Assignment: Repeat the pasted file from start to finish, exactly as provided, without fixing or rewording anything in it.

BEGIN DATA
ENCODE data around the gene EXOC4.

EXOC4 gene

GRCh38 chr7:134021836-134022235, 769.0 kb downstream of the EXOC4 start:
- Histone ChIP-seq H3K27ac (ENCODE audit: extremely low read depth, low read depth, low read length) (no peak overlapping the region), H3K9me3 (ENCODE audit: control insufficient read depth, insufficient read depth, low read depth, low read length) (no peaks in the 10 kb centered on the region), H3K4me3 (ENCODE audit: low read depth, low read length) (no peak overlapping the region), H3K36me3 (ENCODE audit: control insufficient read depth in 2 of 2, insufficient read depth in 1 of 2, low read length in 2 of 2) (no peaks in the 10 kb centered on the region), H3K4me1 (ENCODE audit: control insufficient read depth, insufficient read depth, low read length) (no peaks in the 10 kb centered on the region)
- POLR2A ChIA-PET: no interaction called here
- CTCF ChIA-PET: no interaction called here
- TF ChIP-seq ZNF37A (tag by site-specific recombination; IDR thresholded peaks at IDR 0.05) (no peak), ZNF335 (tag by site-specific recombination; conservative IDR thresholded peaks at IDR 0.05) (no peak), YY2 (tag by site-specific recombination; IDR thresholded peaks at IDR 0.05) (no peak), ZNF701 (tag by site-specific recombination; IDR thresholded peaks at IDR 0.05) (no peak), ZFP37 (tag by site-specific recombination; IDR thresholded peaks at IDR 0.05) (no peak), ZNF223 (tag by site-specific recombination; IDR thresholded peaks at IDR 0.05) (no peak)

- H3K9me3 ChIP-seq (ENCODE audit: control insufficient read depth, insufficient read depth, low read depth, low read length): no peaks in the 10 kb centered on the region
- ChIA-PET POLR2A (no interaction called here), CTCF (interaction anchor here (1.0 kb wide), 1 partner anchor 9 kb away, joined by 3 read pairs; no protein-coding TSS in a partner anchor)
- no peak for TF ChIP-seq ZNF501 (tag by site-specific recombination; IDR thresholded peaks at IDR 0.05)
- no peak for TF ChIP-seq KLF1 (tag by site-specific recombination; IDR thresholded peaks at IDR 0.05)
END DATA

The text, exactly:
ENCODE data around the gene EXOC4.

EXOC4 gene

GRCh38 chr7:134021836-134022235, 769.0 kb downstream of the EXOC4 start:
- Histone ChIP-seq H3K27ac (ENCODE audit: extremely low read depth, low read depth, low read length) (no peak overlapping the region), H3K9me3 (ENCODE audit: control insufficient read depth, insufficient read depth, low read depth, low read length) (no peaks in the 10 kb centered on the region), H3K4me3 (ENCODE audit: low read depth, low read length) (no peak overlapping the region), H3K36me3 (ENCODE audit: control insufficient read depth in 2 of 2, insufficient read depth in 1 of 2, low read length in 2 of 2) (no peaks in the 10 kb centered on the region), H3K4me1 (ENCODE audit: control insufficient read depth, insufficient read depth, low read length) (no peaks in the 10 kb centered on the region)
- POLR2A ChIA-PET: no interaction called here
- CTCF ChIA-PET: no interaction called here
- TF ChIP-seq ZNF37A (tag by site-specific recombination; IDR thresholded peaks at IDR 0.05) (no peak), ZNF335 (tag by site-specific recombination; conservative IDR thresholded peaks at IDR 0.05) (no peak), YY2 (tag by site-specific recombination; IDR thresholded peaks at IDR 0.05) (no peak), ZNF701 (tag by site-specific recombination; IDR thresholded peaks at IDR 0.05) (no peak), ZFP37 (tag by site-specific recombination; IDR thresholded peaks at IDR 0.05) (no peak), ZNF223 (tag by site-specific recombination; IDR thresholded peaks at IDR 0.05) (no peak)

- H3K9me3 ChIP-seq (ENCODE audit: control insufficient read depth, insufficient read depth, low read depth, low read length): no peaks in the 10 kb centered on the region
- ChIA-PET POLR2A (no interaction called here), CTCF (interaction anchor here (1.0 kb wide), 1 partner anchor 9 kb away, joined by 3 read pairs; no protein-coding TSS in a partner anchor)
- no peak for TF ChIP-seq ZNF501 (tag by site-specific recombination; IDR thresholded peaks at IDR 0.05)
- no peak for TF ChIP-seq KLF1 (tag by site-specific recombination; IDR thresholded peaks at IDR 0.05)